They oppose Jazz Thinning project scheduled on Clackamas River Ranger District

Bark, the environmental watch-dog group of the Mt. Hood National Forest, is planning a protest of the Jazz Thinning project despite losing a lawsuit intended to halt the timber sale.

The group opposes the project that will thin second-growth plantations of 30- to 60-year-old trees dispersed throughout approximately 2,053 acres in the Collawash Watershed north of Bagby Hot Springs in the Clackamas River Ranger District.

Bark is planning to protest the project from 1-2 p.m. Wednesday, May 7, at the Mt. Hood National Forest Headquarters, 16400 Champion Way, Sandy.

According to a Bark press release, the “rally will include signs, costumes, street theater, live jazz music and other surprises.”

Bark is concerned about the potential for landslides and sediment to improperly enter the watershed through the construction of temporary roads for the thinning project and the use of heavy logging equipment.

Bark contends that the “geologically unstable” location of the project area amplifies the threat and claims that the Forest Service’s environmental assessment downplayed the impact of the proposed work.

The Forest Service maintains that the assessment was thorough and accurate and that all legal obligations for the project were fulfilled.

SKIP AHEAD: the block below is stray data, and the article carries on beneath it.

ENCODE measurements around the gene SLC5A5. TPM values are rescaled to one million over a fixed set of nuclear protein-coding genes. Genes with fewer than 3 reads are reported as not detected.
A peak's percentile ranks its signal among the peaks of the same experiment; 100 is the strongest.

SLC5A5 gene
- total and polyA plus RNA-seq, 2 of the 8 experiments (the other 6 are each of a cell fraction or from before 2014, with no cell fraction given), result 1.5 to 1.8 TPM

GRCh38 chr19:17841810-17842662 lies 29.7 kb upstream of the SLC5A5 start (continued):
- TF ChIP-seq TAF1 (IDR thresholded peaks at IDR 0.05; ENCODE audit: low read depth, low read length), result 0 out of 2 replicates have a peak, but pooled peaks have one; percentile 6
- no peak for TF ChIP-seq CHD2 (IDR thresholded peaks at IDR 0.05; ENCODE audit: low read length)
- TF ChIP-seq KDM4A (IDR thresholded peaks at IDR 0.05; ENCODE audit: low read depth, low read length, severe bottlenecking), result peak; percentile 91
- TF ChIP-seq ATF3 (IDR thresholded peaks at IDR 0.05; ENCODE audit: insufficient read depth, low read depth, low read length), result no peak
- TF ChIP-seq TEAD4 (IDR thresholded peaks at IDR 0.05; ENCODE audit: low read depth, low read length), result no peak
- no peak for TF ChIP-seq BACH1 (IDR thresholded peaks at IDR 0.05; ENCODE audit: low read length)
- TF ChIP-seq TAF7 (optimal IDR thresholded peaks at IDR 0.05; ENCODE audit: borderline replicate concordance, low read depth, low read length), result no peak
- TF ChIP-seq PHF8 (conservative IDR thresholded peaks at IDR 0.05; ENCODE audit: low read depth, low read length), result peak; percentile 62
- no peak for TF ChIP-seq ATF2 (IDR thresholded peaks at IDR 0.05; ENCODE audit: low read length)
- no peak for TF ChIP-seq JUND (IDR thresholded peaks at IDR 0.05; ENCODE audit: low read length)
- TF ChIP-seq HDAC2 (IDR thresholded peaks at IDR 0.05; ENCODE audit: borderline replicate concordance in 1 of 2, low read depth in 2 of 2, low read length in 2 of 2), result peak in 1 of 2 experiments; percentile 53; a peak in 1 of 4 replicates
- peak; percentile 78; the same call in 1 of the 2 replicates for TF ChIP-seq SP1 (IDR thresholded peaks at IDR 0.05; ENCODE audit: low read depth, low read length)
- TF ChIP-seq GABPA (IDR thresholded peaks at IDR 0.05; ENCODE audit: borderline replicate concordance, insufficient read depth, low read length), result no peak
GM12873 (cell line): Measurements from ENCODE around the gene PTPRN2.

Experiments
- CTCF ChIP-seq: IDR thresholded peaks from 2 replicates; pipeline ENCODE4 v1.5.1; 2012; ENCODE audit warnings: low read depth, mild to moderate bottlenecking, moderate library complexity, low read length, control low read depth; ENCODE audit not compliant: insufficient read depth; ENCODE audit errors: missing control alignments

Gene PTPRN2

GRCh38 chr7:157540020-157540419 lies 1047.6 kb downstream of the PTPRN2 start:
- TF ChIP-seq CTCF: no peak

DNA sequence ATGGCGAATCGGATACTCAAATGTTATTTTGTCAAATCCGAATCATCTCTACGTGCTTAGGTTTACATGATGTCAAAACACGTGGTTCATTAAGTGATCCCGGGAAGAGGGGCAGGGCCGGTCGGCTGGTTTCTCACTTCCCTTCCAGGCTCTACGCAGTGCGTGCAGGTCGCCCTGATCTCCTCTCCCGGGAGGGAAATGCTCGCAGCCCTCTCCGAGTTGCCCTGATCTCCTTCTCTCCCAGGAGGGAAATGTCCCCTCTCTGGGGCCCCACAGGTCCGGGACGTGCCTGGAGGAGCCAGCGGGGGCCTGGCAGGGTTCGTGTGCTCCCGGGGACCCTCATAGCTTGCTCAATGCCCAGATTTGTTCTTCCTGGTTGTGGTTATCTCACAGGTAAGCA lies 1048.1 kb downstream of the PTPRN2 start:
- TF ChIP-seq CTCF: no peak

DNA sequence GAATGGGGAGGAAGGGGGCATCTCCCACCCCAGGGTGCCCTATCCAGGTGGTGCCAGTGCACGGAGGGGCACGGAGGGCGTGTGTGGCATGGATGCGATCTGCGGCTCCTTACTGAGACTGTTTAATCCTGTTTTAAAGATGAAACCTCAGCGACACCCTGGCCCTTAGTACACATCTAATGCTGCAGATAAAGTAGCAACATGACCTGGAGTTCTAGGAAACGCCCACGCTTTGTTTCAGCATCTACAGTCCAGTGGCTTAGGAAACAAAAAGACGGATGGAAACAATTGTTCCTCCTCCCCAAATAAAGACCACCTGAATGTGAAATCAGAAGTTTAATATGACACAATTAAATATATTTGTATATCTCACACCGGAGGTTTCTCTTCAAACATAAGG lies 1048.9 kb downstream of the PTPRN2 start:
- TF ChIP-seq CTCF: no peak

Ranger Mike Chaveas of the Clackamas River Ranger District of the Mt. Hood National Forest explained that any areas that Forest Service specialists had concerns about were removed from the proposal during the project’s earlier planning phases.

Forest Service officials say the twofold goal of the Jazz Thinning Project is to increase the health and diversity of the tree stands (as they are currently growing too closely together) and to provide sustainable timber products.

Bark filed a lawsuit in July 2013 against Mt. Hood Forest Supervisor Lisa Northrop, the U.S. Forest Service and Interfor, the Canadian logging company that won two sale contracts for the project.

Oregon District Judge Marco A. Hernandez ruled in favor of the Forest Service on Friday, April 11.

“Taxpayers already paid for the old logging roads to be decommissioned to protect the water quality,” Bark Program Director Russ Plaeger, wrote in a press release. “It doesn’t make sense to sink more than $229,000 into reconstructing 11 miles of logging roads that will release tons of sediment into nearby streams.”

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